Jessica Chastain is a capital “A” Actress who needs no introduction. Her denial of an Oscar for Zero Dark Thirty by Jennifer Lawrence in Silver Linings Playbook is unacceptable but its okay because Chastain loves that character and performance. As for her villainous turn here it seems like an odd a placement for an actor of this caliber. But that’s been the case for the whole rebooted franchise. Apparently here she was drawn to prominent placement of women in this story. That makes sense, since her and Kinberg are developing an all female spy film called 355. Tye Sheridan returns as Cyclops fresh from his miscasting in the otherwise delightful Ready Player One. I hope they handle Scott and Jean’s romantic relationship better in this film then they did in The Last Stand. Kodi-Smitt McPhee (The Road, Let Me In, Alpha) as Nightcrawler is an underrated actor who I think will go onto better projects than this. Evan Peters as Quicksilver is a fan favourite so I hope he gets another standout scene here and finally tells Magneto he’s his father. Finally Alexandra Shipp broke out in this role and has been in notable teen films like Love Simon. She’s sweet, but the franchise never knows what to do with the character of Storm.
Crew: Hans Zimmer, Lee Smith, Alyssa Weisberg, Daniel Orlandi, Mauro Fiore, Claude Pare
This is the best crew money can buy. Everyone knows Hans Zimmer (The Dark Knight, Inception) who said he’d never score another superhero film after Batman V. Superman. Alas never say never. He said it always comes down to the story, and if he sees another opportunity to tell the story with his music I’m not complaining. Lee Smith is another Christopher Nolan alum in addition to the previously listed movies he worked on Interstellar, and Dunkirk for which he won an Oscar. Alyssa Weisberg (Star Trek, Star Wars: The Force Awakens) is one of two casting directors on this film while the other Kenyon Wells marks their feature film debut. It is funny how as big as a film and established a franchise gets it can still be someone’s first time. Daniel Orlandi is a respected Costume Designer who previously worked on what some would say the franchise’s peak Logan. Here the X-Men finally get close to what their costumes looked like in the comic book and TV show, a move you can only get away with in an established universe. Cinematographer Mauro Fiore won an Oscar for his landmark work on AVATAR so at the very least we will get a film that looks pretty. The striking shot shown in the trailer of the fully transformed blue Beast drenched in the rain is as much a triumph of photography as it is for prosthetics (a makeup department filled with X-MEN veterans like Caroline Aquin.) Finally Claude Pare is working on his biggest film as department head Production Designer yet. He previously worked on It and has Spider-Man: Far From Home due out later in the summer.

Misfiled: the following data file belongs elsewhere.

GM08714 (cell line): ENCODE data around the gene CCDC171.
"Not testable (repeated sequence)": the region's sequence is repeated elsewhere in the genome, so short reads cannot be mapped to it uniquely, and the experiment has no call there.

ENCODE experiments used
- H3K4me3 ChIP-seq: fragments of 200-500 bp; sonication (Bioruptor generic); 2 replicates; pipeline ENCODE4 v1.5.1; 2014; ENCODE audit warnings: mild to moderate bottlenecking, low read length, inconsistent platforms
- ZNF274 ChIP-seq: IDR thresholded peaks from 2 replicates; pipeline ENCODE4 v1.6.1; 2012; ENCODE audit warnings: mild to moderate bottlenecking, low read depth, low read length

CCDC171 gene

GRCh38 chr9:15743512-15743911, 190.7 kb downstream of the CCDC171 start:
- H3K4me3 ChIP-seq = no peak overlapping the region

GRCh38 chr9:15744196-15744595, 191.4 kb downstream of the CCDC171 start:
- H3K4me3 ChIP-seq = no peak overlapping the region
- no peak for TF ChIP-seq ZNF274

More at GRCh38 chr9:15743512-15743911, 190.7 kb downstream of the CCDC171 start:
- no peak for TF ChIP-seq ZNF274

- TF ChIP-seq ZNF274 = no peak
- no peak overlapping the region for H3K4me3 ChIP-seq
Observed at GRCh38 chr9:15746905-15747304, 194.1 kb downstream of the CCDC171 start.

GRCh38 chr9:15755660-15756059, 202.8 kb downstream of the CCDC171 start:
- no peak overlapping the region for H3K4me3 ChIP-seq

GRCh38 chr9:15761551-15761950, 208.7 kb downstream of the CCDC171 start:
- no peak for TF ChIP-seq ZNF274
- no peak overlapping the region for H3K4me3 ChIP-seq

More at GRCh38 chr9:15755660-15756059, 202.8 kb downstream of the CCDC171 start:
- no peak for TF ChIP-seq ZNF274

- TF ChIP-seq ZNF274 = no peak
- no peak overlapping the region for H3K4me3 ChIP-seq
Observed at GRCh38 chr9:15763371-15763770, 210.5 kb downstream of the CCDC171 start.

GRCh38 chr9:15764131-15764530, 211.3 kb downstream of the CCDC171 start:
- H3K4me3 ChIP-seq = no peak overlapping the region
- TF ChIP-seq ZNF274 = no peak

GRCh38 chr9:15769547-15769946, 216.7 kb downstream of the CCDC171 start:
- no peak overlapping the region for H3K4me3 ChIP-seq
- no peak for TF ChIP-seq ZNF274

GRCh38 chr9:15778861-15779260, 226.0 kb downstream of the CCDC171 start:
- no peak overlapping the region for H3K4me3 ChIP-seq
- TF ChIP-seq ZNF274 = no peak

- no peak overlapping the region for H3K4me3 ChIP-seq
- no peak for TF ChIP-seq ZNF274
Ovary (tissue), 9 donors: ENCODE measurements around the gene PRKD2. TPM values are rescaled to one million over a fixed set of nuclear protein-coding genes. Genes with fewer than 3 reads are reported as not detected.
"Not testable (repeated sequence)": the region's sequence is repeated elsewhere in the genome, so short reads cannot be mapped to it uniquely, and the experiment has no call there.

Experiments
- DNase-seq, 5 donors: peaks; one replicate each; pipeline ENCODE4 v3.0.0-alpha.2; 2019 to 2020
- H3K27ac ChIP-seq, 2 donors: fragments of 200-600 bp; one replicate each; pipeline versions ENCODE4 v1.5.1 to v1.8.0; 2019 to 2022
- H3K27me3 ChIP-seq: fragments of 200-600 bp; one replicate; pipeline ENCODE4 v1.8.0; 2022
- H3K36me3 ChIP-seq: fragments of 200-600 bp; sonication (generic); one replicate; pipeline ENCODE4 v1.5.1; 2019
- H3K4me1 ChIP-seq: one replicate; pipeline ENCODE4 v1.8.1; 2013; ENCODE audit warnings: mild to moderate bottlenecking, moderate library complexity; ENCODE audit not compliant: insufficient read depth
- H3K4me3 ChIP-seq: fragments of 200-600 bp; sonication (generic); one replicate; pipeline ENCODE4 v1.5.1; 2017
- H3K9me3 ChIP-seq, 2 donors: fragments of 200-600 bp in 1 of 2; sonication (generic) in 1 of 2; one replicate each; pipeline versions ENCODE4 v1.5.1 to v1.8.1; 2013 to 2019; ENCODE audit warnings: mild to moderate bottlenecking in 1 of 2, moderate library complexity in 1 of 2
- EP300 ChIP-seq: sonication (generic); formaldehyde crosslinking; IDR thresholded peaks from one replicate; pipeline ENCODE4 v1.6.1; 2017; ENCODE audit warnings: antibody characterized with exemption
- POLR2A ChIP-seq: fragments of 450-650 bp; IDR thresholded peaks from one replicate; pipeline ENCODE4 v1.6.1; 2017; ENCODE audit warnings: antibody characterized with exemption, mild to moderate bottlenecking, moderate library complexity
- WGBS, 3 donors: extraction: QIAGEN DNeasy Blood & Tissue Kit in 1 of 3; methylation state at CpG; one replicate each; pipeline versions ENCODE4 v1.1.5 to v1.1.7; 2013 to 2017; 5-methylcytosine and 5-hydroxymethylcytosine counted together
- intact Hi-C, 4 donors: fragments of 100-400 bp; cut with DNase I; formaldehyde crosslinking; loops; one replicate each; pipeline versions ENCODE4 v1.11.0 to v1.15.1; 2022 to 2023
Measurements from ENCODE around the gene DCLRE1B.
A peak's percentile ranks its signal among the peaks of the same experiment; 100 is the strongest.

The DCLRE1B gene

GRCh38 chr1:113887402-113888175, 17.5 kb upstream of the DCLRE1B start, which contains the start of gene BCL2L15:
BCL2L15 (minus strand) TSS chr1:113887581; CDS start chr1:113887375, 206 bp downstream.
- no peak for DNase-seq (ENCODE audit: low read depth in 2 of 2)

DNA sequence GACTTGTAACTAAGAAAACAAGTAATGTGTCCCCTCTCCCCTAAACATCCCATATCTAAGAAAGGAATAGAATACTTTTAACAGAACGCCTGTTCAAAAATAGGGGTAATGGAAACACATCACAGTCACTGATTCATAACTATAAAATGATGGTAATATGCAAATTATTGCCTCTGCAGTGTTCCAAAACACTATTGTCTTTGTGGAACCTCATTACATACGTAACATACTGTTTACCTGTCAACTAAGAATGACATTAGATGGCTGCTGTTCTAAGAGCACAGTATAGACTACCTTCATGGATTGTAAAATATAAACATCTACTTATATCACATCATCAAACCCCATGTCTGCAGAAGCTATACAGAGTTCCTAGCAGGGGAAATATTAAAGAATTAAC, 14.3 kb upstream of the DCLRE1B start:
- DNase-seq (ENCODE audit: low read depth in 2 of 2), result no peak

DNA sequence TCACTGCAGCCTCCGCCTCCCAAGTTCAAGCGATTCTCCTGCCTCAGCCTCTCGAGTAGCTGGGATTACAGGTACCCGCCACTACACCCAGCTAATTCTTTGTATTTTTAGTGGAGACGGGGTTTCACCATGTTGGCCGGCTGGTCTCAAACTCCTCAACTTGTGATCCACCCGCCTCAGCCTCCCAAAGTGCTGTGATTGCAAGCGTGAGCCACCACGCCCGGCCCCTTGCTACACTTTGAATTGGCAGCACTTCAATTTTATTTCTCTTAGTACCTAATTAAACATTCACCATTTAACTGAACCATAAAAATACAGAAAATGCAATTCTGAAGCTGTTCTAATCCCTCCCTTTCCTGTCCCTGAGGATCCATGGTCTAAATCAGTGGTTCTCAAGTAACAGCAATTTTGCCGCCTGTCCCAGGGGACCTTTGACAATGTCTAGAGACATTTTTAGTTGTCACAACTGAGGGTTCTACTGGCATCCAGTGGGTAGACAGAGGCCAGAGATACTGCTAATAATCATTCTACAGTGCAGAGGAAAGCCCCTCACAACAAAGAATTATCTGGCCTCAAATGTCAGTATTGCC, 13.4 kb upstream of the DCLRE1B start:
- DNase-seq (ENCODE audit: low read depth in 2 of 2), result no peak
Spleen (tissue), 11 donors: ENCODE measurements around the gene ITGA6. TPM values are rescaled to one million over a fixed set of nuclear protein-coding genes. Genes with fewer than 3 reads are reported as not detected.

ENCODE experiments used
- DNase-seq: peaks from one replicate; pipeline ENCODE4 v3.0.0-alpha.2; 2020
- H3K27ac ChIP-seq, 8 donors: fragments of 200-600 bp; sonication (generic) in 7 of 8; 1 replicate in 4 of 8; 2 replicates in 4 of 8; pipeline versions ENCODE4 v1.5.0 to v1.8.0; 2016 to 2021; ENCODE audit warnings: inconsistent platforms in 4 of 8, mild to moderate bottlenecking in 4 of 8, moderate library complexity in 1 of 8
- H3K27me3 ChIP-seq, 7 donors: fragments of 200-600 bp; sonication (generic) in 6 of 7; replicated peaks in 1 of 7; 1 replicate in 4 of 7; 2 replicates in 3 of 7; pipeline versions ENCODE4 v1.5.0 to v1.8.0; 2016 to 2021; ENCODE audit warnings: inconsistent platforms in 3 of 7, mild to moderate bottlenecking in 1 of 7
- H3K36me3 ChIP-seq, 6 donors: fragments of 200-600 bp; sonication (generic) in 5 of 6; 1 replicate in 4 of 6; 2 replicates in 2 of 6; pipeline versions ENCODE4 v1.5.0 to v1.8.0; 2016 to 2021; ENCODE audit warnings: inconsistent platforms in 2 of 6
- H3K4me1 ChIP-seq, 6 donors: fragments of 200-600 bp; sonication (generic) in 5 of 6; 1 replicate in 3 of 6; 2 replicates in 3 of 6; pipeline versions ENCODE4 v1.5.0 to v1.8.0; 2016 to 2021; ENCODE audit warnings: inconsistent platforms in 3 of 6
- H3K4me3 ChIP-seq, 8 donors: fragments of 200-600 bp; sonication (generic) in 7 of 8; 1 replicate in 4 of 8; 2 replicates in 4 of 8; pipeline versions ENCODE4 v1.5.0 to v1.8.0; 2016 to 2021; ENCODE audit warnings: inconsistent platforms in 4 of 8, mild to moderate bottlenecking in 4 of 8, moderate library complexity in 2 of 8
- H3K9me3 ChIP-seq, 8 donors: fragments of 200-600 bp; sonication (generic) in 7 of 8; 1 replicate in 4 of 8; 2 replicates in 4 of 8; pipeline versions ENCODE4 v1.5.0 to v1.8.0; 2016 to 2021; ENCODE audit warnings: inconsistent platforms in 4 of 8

This is Twentieth Century Fox‘s last major film following its complete Disney takeover. There should be a small sense of go-for-broke with this film which nicely fits into the X-Men timeline of films taking place in the 60’s 70’s 80’s and now 90’s leading into the original trilogy of the 00’s and Logan taking place further out. Most fans are ready for these mutants to be folded into the rest of the MCU along with the Fantastic Four. A critic said on Twitter they are struggling writing their review because of what X-Men means to a lot of people. My advice: as a critic, don’t be nice. I have no doubt a lot of hard work was put into the making this film, but my hope is that critics lean on the harsh side of fair with this film. If there was ever a time to let the franchise know what we want it is now. May the career of this film’s chief creative force, live on die on the success of this film. He has certainly earned it.